mundanely called El Camino Real, running along San Francisco
peninsula. It originally extended all the way down to Mexico City;
many portions of the old road are still intact. Navigation on the
San Francisco peninsula is usually done relative to El Camino Real,
which defines logical north and south even though it isn't
really north-south in many places. El Camino Real runs right past
Stanford University and so is familiar to hackers.
The Spanish word `real' (which has two syllables: /ray-ahl'/)
means `royal'; El Camino Real is `the royal road'. In the FORTRAN
language, a `real' quantity is a number typically precise to seven
significant digits, and a `double precision' quantity is a larger
floating-point number, precise to perhaps fourteen significant
digits (other languages have similar `real' types).
When a hacker from MIT visited Stanford in 1976, he remarked what a
long road El Camino Real was. Making a pun on `real', he started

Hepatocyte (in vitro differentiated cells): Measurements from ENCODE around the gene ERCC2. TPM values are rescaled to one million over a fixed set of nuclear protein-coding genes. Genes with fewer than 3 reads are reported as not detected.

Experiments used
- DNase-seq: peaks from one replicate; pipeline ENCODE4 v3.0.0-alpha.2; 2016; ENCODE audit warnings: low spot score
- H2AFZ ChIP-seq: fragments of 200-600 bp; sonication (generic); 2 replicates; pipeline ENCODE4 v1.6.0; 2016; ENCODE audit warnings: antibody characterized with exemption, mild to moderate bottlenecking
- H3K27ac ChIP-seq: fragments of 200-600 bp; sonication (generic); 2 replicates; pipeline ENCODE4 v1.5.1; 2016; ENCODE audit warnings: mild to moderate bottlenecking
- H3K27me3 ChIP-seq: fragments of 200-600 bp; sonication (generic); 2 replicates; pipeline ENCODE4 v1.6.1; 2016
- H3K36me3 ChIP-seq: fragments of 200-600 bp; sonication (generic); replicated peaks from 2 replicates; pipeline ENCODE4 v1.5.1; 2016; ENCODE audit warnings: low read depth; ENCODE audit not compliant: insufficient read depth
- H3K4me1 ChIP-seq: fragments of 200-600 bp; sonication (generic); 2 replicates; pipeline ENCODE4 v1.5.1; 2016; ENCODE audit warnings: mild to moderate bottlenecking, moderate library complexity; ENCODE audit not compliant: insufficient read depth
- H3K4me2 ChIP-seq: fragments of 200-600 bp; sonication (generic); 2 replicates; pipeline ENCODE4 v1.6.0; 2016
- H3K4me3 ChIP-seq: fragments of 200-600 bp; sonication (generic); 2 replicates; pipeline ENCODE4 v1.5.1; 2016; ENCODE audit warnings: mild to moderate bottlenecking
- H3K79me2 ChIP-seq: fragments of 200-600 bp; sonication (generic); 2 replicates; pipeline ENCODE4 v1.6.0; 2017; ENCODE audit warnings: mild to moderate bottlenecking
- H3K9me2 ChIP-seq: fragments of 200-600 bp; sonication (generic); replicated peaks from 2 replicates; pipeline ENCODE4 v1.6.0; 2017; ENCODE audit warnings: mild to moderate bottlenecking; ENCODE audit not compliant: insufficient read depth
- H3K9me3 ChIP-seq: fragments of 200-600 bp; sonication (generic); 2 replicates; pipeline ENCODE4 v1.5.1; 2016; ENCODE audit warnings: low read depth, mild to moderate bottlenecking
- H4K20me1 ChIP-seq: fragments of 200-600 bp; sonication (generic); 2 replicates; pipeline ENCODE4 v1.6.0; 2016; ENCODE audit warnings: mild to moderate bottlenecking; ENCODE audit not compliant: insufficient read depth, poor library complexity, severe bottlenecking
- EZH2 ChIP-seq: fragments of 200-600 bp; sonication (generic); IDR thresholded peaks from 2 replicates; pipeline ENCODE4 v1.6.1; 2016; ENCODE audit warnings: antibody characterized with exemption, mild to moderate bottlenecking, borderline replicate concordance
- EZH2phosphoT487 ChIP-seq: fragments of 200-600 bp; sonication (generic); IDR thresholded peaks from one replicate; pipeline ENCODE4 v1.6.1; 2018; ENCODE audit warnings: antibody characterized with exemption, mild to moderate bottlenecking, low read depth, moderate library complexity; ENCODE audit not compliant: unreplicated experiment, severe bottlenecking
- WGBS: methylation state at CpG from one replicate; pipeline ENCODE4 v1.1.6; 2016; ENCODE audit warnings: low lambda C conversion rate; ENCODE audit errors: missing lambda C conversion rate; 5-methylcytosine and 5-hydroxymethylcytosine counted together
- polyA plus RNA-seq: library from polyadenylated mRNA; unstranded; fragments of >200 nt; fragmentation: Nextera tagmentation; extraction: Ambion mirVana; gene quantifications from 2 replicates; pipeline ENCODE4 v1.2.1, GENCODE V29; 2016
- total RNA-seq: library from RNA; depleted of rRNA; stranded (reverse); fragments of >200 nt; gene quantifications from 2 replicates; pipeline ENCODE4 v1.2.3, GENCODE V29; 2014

calling it `El Camino Double Precision' -- but when the hacker
was told that the road was hundreds of miles long, he renamed it
`El Camino Bignum', and that name has stuck. (See bignum.)
[GLS has since let slip that the unnamed hacker in this story was
in fact himself --ESR]
In recent years, the synonym `El Camino Virtual' has been
reported as an alternate at IBM and Amdahl sites in the Valley.
Mathematically literate hackers in the Valley have also been heard
to refer to some major cross-street intersecting El Camino Real as
"El Camino Imaginary". One popular theory is that the
intersection is located near Moffett Field - where they keep all
those complex planes.